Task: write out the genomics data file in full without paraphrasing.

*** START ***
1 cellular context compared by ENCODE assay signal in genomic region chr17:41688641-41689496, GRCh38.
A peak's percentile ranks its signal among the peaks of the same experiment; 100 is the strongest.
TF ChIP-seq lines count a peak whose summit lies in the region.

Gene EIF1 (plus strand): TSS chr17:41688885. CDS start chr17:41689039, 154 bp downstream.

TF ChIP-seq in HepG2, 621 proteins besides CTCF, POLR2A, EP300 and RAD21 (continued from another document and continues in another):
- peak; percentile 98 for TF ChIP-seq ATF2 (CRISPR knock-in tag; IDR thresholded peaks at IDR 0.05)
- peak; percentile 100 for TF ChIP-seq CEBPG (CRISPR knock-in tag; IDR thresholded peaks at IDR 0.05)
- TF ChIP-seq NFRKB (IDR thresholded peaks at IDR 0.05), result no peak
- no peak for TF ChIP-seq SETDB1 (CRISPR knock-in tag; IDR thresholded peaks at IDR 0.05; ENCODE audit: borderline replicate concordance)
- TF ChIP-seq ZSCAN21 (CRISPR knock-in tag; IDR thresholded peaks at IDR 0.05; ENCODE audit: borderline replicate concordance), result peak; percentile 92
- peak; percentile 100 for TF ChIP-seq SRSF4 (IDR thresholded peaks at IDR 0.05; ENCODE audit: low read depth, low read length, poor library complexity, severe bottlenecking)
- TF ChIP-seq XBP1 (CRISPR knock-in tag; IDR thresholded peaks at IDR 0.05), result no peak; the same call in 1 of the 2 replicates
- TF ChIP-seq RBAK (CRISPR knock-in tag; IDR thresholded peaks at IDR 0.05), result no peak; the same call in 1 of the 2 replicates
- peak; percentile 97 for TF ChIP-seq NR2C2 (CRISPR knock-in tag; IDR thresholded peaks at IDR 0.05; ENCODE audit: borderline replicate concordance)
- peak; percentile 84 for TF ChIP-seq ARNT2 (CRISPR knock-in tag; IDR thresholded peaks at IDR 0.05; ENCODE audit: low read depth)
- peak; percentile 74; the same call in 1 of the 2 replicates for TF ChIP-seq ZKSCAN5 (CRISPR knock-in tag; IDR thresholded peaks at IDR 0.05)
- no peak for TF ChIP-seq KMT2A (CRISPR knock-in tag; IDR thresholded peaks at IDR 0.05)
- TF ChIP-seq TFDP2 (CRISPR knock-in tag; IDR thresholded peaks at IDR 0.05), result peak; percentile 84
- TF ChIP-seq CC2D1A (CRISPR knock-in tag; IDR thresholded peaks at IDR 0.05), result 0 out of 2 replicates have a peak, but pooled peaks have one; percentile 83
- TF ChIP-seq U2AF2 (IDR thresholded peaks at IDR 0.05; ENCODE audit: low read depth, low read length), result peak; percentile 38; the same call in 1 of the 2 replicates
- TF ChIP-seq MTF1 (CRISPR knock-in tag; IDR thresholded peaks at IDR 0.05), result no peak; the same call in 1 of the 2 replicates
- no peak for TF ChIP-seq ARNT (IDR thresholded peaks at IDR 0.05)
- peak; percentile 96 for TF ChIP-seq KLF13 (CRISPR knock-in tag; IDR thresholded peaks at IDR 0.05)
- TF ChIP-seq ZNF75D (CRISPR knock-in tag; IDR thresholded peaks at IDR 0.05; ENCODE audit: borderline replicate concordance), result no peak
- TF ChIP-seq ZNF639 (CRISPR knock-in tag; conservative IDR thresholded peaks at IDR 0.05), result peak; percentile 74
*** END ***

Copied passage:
1 cellular context compared by ENCODE assay signal in genomic region chr17:41688641-41689496, GRCh38.
A peak's percentile ranks its signal among the peaks of the same experiment; 100 is the strongest.
TF ChIP-seq lines count a peak whose summit lies in the region.

Gene EIF1 (plus strand): TSS chr17:41688885. CDS start chr17:41689039, 154 bp downstream.

TF ChIP-seq in HepG2, 621 proteins besides CTCF, POLR2A, EP300 and RAD21 (continued from another document and continues in another):
- peak; percentile 98 for TF ChIP-seq ATF2 (CRISPR knock-in tag; IDR thresholded peaks at IDR 0.05)
- peak; percentile 100 for TF ChIP-seq CEBPG (CRISPR knock-in tag; IDR thresholded peaks at IDR 0.05)
- TF ChIP-seq NFRKB (IDR thresholded peaks at IDR 0.05), result no peak
- no peak for TF ChIP-seq SETDB1 (CRISPR knock-in tag; IDR thresholded peaks at IDR 0.05; ENCODE audit: borderline replicate concordance)
- TF ChIP-seq ZSCAN21 (CRISPR knock-in tag; IDR thresholded peaks at IDR 0.05; ENCODE audit: borderline replicate concordance), result peak; percentile 92
- peak; percentile 100 for TF ChIP-seq SRSF4 (IDR thresholded peaks at IDR 0.05; ENCODE audit: low read depth, low read length, poor library complexity, severe bottlenecking)
- TF ChIP-seq XBP1 (CRISPR knock-in tag; IDR thresholded peaks at IDR 0.05), result no peak; the same call in 1 of the 2 replicates
- TF ChIP-seq RBAK (CRISPR knock-in tag; IDR thresholded peaks at IDR 0.05), result no peak; the same call in 1 of the 2 replicates
- peak; percentile 97 for TF ChIP-seq NR2C2 (CRISPR knock-in tag; IDR thresholded peaks at IDR 0.05; ENCODE audit: borderline replicate concordance)
- peak; percentile 84 for TF ChIP-seq ARNT2 (CRISPR knock-in tag; IDR thresholded peaks at IDR 0.05; ENCODE audit: low read depth)
- peak; percentile 74; the same call in 1 of the 2 replicates for TF ChIP-seq ZKSCAN5 (CRISPR knock-in tag; IDR thresholded peaks at IDR 0.05)
- no peak for TF ChIP-seq KMT2A (CRISPR knock-in tag; IDR thresholded peaks at IDR 0.05)
- TF ChIP-seq TFDP2 (CRISPR knock-in tag; IDR thresholded peaks at IDR 0.05), result peak; percentile 84
- TF ChIP-seq CC2D1A (CRISPR knock-in tag; IDR thresholded peaks at IDR 0.05), result 0 out of 2 replicates have a peak, but pooled peaks have one; percentile 83
- TF ChIP-seq U2AF2 (IDR thresholded peaks at IDR 0.05; ENCODE audit: low read depth, low read length), result peak; percentile 38; the same call in 1 of the 2 replicates
- TF ChIP-seq MTF1 (CRISPR knock-in tag; IDR thresholded peaks at IDR 0.05), result no peak; the same call in 1 of the 2 replicates
- no peak for TF ChIP-seq ARNT (IDR thresholded peaks at IDR 0.05)
- peak; percentile 96 for TF ChIP-seq KLF13 (CRISPR knock-in tag; IDR thresholded peaks at IDR 0.05)
- TF ChIP-seq ZNF75D (CRISPR knock-in tag; IDR thresholded peaks at IDR 0.05; ENCODE audit: borderline replicate concordance), result no peak
- TF ChIP-seq ZNF639 (CRISPR knock-in tag; conservative IDR thresholded peaks at IDR 0.05), result peak; percentile 74